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Destroying Books For Art: Photographs By Cara Barer

Wave and Fog 2006, H 25.75” x W 36” edition of 12, H 17”x W 24” edition of 15...

Photo by Cara Barer

Above: Wave and Fog 2006, H 25.75” x W 36” edition of 12, H 17”x W 24” edition of 15, H 12.75” x W 18” edition of 35.

There's long been some controversy surrounding artists who use the materiality of books in their work. As the argument goes, if artists cut up pages or destroy the spines to make art, they are committing a sacrilege. Fetishizing books is quite acceptable. In fact, it's practically admired in this day and age when readers of books comprise a small slice of the population.

I'm a reader. It's in my genes to love books. I've moved a lot over the years and multiple boxes of books have plagued the backs of my generous friends. I'm as romantic as the next person about old bookstores and tortured writers, smoking their way through their first novel. But I'll admit, I no longer fetishize the book. In fact, the idea of leaving books in different public places for someone to stumble upon is appealing. I don't need to hold onto them any longer.

Maybe that's why the idea of cutting up a book or dunking it in water to make art is not disturbing to me. Take the work of Cara Barer. I first saw Cara Barer's photographs here in San Diego at last month's Beyond the Border International Art Fair. Barer wasn't there, so I looked her up online and discovered that this ongoing project was inspired by a random encounter with the Houston Yellow Pages dangling from a telephone booth. Remember those? Telephone booths?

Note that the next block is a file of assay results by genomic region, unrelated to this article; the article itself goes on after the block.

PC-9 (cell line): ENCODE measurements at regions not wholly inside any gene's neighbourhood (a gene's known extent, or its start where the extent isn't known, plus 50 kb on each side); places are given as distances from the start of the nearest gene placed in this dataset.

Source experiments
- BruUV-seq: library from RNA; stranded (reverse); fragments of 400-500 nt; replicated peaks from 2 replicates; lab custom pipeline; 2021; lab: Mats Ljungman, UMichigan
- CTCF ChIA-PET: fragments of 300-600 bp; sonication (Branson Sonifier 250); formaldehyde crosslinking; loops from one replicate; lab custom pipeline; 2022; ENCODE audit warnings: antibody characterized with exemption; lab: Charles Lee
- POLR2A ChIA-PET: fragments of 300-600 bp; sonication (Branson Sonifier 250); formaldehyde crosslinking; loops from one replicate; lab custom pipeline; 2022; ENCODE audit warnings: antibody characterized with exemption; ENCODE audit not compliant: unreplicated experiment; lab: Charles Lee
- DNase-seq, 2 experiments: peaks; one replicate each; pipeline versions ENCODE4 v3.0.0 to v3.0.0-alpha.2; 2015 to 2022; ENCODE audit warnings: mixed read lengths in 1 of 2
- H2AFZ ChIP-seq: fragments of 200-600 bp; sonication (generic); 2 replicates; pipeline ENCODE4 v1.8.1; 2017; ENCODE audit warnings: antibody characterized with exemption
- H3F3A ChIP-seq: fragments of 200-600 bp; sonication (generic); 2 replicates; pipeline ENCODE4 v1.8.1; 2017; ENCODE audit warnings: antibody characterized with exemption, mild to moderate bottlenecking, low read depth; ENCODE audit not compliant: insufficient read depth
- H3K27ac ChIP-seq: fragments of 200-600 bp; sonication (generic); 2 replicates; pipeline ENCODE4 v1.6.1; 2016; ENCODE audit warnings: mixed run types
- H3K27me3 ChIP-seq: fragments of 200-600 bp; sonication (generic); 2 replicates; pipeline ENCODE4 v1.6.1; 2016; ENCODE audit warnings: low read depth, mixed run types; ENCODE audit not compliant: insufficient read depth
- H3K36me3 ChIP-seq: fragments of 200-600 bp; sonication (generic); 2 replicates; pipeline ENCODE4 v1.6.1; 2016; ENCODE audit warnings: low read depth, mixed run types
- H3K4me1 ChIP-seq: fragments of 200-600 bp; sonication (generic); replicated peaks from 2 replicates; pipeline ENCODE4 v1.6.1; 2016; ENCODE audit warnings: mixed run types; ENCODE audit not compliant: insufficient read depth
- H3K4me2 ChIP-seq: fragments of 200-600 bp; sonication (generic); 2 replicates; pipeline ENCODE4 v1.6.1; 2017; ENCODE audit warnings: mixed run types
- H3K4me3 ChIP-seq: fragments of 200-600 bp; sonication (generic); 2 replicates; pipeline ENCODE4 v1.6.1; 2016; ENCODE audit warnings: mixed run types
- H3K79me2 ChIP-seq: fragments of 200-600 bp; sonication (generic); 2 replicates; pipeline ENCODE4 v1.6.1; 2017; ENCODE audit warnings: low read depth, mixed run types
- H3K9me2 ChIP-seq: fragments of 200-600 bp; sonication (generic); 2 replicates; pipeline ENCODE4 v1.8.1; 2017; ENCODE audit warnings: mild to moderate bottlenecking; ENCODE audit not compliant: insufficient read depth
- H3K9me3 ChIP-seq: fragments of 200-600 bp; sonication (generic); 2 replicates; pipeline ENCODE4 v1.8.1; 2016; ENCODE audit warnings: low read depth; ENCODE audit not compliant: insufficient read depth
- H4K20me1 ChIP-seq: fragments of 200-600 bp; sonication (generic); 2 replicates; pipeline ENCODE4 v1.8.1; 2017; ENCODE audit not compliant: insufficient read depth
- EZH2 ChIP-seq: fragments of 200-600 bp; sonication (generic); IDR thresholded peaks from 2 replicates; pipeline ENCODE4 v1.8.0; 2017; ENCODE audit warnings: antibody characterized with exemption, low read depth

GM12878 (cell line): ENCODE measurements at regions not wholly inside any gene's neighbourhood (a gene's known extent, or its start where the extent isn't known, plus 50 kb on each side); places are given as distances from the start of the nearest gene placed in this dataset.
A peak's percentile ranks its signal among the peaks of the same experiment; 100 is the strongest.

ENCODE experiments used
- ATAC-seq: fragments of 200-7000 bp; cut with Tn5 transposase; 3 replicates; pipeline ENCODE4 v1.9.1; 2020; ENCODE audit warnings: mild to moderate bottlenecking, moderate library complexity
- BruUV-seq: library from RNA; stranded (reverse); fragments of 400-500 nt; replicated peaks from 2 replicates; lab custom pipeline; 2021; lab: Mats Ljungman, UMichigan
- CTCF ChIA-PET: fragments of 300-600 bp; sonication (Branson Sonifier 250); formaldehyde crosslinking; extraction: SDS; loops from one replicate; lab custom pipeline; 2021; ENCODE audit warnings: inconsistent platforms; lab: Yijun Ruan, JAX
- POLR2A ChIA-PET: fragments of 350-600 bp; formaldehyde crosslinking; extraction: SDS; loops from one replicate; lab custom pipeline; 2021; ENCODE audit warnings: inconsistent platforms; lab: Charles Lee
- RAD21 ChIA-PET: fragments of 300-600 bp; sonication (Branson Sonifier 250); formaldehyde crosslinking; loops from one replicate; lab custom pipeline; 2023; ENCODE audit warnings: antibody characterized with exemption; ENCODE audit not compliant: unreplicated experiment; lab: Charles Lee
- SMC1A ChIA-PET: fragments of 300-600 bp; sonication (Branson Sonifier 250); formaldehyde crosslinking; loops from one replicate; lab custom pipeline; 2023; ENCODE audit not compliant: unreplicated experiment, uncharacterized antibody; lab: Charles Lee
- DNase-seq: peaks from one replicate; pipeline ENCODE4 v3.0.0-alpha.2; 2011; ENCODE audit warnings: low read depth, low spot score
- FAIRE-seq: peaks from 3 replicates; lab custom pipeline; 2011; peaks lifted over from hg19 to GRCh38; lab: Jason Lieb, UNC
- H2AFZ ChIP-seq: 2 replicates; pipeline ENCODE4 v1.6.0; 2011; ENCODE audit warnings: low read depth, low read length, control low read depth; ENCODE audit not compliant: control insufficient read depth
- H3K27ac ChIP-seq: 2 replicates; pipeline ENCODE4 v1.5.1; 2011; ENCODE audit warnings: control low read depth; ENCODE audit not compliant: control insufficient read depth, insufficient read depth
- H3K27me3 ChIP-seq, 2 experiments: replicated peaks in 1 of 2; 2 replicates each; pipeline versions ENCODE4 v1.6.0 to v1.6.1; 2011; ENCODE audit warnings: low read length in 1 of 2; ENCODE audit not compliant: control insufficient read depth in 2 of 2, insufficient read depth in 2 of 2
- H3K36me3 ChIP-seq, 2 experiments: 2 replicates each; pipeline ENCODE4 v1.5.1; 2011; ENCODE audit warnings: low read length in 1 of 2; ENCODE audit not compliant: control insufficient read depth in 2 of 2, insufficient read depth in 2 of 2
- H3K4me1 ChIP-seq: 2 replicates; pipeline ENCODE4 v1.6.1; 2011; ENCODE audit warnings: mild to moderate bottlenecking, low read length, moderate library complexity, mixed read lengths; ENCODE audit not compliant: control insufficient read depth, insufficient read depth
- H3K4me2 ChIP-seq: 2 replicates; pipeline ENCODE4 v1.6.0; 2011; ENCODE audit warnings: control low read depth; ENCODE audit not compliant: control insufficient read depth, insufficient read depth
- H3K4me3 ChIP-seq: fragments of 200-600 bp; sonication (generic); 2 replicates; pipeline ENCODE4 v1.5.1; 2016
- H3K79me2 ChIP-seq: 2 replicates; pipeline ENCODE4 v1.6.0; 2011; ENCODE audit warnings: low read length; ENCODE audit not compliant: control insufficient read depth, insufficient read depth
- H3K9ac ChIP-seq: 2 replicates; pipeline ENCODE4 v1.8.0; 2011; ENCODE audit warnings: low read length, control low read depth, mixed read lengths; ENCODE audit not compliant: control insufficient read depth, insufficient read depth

Barer began collecting outdated books from friends and shopping at half-price stores to find books she could experiment with. She bends and folds the pages and turns the books inside out to make sculptural forms to photograph. Books that no longer have value to her get the most rigorous transformation. Her copy of "Windows 95" soaked in a bathtub for a couple of hours before it was shaped and lit for the camera.

Barer has said she hopes to raise questions about the ways in which people obtain knowledge in the modern world, and about the future of books. I don't think this work is complex enough to do that. But I do think the images are a lovely exploration of form and have a strange delicacy about them.

In fact, I wish I could choose a favorite novel and then give it to Barer to see what she would make. It would add a new way of experiencing the book and its pages. What the fetishists don't realize is that work like Barer's presents new ways to honor the books in our lives.

Check back this week to see more art made from books.

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